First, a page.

To be clear: Vivitrol only blocks the high; it does not block the effects of heroin on systems in the body such as cardiac and respiratory.

The National Institute of Drug Abuse states:

“The chronic nature of addiction means that relapsing to drug use is not only possible but also likely. Relapse rates are similar to those for other well-characterized chronic medical illnesses such as diabetes, hypertension, and asthma, which also have both physiological and behavioral components.”

The estimated relapse rate for all drugs is 40-60%. The rate is much higher for heroin addiction; 78% seeking treatment had been in treatment previously. Additionally, of those seeking treatment for heroin addiction, 23% indicated alcohol abuse. Some people are living in a perfect storm.

The very drug that may help to save a person’s life may also directly contribute to this death. So how does one make the decision to take Vivitrol?

Individual Assessment

Each person’s addiction to heroin is similar in some important regards (its effects on the brain and other systems in the body) but also unique. The guiding question is, “Is Vivitrol a good choice for this person?”

Answering that question needs to take into account a person’s using history, reasons for using, other addictions or medical concerns, past relapses, and sources/networks of support among other considerations. It is crucial that Vivitrol is one element in a treatment program that is appropriately individualized and managed. This may be very difficult to achieve.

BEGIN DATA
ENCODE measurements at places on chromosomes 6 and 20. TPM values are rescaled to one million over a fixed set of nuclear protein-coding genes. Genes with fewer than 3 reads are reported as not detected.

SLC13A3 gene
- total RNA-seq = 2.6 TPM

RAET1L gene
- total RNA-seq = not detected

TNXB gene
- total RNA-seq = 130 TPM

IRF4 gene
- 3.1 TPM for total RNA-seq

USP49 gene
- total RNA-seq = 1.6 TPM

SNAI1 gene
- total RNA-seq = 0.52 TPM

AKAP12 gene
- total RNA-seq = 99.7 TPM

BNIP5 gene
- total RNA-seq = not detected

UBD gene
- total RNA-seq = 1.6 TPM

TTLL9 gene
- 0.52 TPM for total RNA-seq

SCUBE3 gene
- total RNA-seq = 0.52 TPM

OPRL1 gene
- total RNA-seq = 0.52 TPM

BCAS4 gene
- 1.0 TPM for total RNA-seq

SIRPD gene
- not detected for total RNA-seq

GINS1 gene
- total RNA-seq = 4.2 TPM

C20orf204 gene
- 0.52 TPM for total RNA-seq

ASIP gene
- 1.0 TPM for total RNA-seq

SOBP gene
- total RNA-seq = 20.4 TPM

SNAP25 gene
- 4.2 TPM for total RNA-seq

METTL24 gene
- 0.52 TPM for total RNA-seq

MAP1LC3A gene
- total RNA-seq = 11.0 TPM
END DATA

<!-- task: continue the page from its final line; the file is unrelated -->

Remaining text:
Certain areas in the country are facing significant physician shortages, especially in addiction medicine and psychiatry, which means that reliable and informed sources of information are scarce.-Peg O’ConorCertain areas in the country are facing significant physician shortages, especially in addiction medicine and psychiatry, which means that reliable and informed sources of information are scarce. Having undergone the requisite training to legally dispense this medication for opioid dependency, some physicians may still be largely unattuned to its risks and the necessity of pairing it with other treatment methods. Even if one has the good fortune to have the right physician and access to treatment, one still may have a significant battle with an insurance company that may balk at the $1500.00 price per shot.

Ultimately, a person needs to make the decision for himself to take Vivitrol. A free choice is one made with good reliable information and in the absence of pressure or coercion. Vivitrol has received very favorable press because it has worked for some people. All that favorable press may cultivate an attitude or expectation Vivitrol is a “miracle drug.” This may become pressure that one should take it if really serious about getting clean. Not taking it may be taken as an unwillingness to go to any length necessary for one’s treatment.

Vivitrol holds great promise and equally great risk, each of which deserves the most serious consideration by a person confronting the choice to try to save his life by possibly losing it.

Image Courtesy of iStock